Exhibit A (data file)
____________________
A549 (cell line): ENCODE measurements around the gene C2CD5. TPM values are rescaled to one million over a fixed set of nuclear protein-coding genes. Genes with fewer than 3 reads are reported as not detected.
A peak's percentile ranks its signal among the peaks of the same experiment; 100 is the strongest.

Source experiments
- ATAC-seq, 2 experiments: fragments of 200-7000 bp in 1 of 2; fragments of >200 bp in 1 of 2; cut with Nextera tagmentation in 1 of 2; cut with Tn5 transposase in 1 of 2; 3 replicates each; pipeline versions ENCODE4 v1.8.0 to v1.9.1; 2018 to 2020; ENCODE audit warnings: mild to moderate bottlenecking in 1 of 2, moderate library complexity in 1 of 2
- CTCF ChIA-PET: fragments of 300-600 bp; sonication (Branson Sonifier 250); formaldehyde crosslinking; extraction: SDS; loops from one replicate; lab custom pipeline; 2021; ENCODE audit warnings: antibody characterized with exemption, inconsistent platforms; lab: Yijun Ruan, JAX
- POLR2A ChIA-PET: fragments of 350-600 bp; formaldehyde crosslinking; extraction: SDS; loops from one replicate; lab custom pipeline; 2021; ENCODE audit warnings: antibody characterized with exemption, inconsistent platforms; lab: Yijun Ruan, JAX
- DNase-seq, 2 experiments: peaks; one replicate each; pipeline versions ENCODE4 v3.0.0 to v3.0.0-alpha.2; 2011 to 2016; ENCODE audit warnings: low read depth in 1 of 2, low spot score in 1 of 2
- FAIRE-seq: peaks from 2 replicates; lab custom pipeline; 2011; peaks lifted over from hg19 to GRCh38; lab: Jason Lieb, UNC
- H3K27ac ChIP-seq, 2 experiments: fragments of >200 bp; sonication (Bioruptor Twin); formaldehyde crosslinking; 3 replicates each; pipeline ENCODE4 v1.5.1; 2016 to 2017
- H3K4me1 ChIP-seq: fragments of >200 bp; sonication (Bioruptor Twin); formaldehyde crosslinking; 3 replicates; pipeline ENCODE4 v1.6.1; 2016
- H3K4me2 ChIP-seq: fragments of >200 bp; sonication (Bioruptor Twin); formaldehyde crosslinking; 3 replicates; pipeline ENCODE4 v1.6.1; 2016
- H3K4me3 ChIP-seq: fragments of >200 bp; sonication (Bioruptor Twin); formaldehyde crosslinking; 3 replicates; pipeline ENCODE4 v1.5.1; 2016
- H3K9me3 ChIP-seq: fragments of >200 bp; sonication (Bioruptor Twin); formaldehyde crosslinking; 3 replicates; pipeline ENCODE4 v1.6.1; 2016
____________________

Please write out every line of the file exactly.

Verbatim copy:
A549 (cell line): ENCODE measurements around the gene C2CD5. TPM values are rescaled to one million over a fixed set of nuclear protein-coding genes. Genes with fewer than 3 reads are reported as not detected.
A peak's percentile ranks its signal among the peaks of the same experiment; 100 is the strongest.

Source experiments
- ATAC-seq, 2 experiments: fragments of 200-7000 bp in 1 of 2; fragments of >200 bp in 1 of 2; cut with Nextera tagmentation in 1 of 2; cut with Tn5 transposase in 1 of 2; 3 replicates each; pipeline versions ENCODE4 v1.8.0 to v1.9.1; 2018 to 2020; ENCODE audit warnings: mild to moderate bottlenecking in 1 of 2, moderate library complexity in 1 of 2
- CTCF ChIA-PET: fragments of 300-600 bp; sonication (Branson Sonifier 250); formaldehyde crosslinking; extraction: SDS; loops from one replicate; lab custom pipeline; 2021; ENCODE audit warnings: antibody characterized with exemption, inconsistent platforms; lab: Yijun Ruan, JAX
- POLR2A ChIA-PET: fragments of 350-600 bp; formaldehyde crosslinking; extraction: SDS; loops from one replicate; lab custom pipeline; 2021; ENCODE audit warnings: antibody characterized with exemption, inconsistent platforms; lab: Yijun Ruan, JAX
- DNase-seq, 2 experiments: peaks; one replicate each; pipeline versions ENCODE4 v3.0.0 to v3.0.0-alpha.2; 2011 to 2016; ENCODE audit warnings: low read depth in 1 of 2, low spot score in 1 of 2
- FAIRE-seq: peaks from 2 replicates; lab custom pipeline; 2011; peaks lifted over from hg19 to GRCh38; lab: Jason Lieb, UNC
- H3K27ac ChIP-seq, 2 experiments: fragments of >200 bp; sonication (Bioruptor Twin); formaldehyde crosslinking; 3 replicates each; pipeline ENCODE4 v1.5.1; 2016 to 2017
- H3K4me1 ChIP-seq: fragments of >200 bp; sonication (Bioruptor Twin); formaldehyde crosslinking; 3 replicates; pipeline ENCODE4 v1.6.1; 2016
- H3K4me2 ChIP-seq: fragments of >200 bp; sonication (Bioruptor Twin); formaldehyde crosslinking; 3 replicates; pipeline ENCODE4 v1.6.1; 2016
- H3K4me3 ChIP-seq: fragments of >200 bp; sonication (Bioruptor Twin); formaldehyde crosslinking; 3 replicates; pipeline ENCODE4 v1.5.1; 2016
- H3K9me3 ChIP-seq: fragments of >200 bp; sonication (Bioruptor Twin); formaldehyde crosslinking; 3 replicates; pipeline ENCODE4 v1.6.1; 2016